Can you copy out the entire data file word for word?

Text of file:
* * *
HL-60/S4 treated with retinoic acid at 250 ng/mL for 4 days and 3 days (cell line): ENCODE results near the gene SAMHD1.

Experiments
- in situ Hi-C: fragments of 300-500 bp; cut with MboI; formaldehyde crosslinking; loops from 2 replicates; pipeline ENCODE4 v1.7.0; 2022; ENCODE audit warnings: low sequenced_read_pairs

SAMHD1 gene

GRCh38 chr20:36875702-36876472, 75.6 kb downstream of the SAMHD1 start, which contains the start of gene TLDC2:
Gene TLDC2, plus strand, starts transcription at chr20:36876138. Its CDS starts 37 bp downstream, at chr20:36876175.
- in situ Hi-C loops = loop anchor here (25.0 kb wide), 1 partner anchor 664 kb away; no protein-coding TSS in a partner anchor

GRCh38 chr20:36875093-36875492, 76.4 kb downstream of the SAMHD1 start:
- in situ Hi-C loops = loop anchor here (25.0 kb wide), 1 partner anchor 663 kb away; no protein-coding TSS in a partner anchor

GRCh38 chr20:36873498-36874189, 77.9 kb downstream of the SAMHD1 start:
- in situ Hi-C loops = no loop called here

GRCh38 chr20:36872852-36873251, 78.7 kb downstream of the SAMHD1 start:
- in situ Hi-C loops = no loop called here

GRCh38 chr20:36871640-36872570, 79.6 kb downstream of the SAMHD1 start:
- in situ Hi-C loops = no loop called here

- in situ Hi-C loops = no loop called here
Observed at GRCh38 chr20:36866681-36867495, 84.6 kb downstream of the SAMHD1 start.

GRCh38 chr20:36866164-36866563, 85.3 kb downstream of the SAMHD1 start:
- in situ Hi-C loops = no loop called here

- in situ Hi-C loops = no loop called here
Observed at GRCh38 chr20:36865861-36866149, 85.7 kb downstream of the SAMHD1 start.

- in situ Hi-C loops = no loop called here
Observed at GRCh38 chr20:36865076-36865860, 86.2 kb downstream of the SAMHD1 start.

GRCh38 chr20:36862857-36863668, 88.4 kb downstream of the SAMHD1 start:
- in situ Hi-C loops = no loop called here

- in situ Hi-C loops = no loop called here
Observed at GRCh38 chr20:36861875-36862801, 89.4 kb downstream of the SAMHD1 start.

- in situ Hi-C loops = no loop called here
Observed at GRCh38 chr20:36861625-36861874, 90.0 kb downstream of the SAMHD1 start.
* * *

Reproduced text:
HL-60/S4 treated with retinoic acid at 250 ng/mL for 4 days and 3 days (cell line): ENCODE results near the gene SAMHD1.

Experiments
- in situ Hi-C: fragments of 300-500 bp; cut with MboI; formaldehyde crosslinking; loops from 2 replicates; pipeline ENCODE4 v1.7.0; 2022; ENCODE audit warnings: low sequenced_read_pairs

SAMHD1 gene

GRCh38 chr20:36875702-36876472, 75.6 kb downstream of the SAMHD1 start, which contains the start of gene TLDC2:
Gene TLDC2, plus strand, starts transcription at chr20:36876138. Its CDS starts 37 bp downstream, at chr20:36876175.
- in situ Hi-C loops = loop anchor here (25.0 kb wide), 1 partner anchor 664 kb away; no protein-coding TSS in a partner anchor

GRCh38 chr20:36875093-36875492, 76.4 kb downstream of the SAMHD1 start:
- in situ Hi-C loops = loop anchor here (25.0 kb wide), 1 partner anchor 663 kb away; no protein-coding TSS in a partner anchor

GRCh38 chr20:36873498-36874189, 77.9 kb downstream of the SAMHD1 start:
- in situ Hi-C loops = no loop called here

GRCh38 chr20:36872852-36873251, 78.7 kb downstream of the SAMHD1 start:
- in situ Hi-C loops = no loop called here

GRCh38 chr20:36871640-36872570, 79.6 kb downstream of the SAMHD1 start:
- in situ Hi-C loops = no loop called here

- in situ Hi-C loops = no loop called here
Observed at GRCh38 chr20:36866681-36867495, 84.6 kb downstream of the SAMHD1 start.

GRCh38 chr20:36866164-36866563, 85.3 kb downstream of the SAMHD1 start:
- in situ Hi-C loops = no loop called here

- in situ Hi-C loops = no loop called here
Observed at GRCh38 chr20:36865861-36866149, 85.7 kb downstream of the SAMHD1 start.

- in situ Hi-C loops = no loop called here
Observed at GRCh38 chr20:36865076-36865860, 86.2 kb downstream of the SAMHD1 start.

GRCh38 chr20:36862857-36863668, 88.4 kb downstream of the SAMHD1 start:
- in situ Hi-C loops = no loop called here

- in situ Hi-C loops = no loop called here
Observed at GRCh38 chr20:36861875-36862801, 89.4 kb downstream of the SAMHD1 start.

- in situ Hi-C loops = no loop called here
Observed at GRCh38 chr20:36861625-36861874, 90.0 kb downstream of the SAMHD1 start.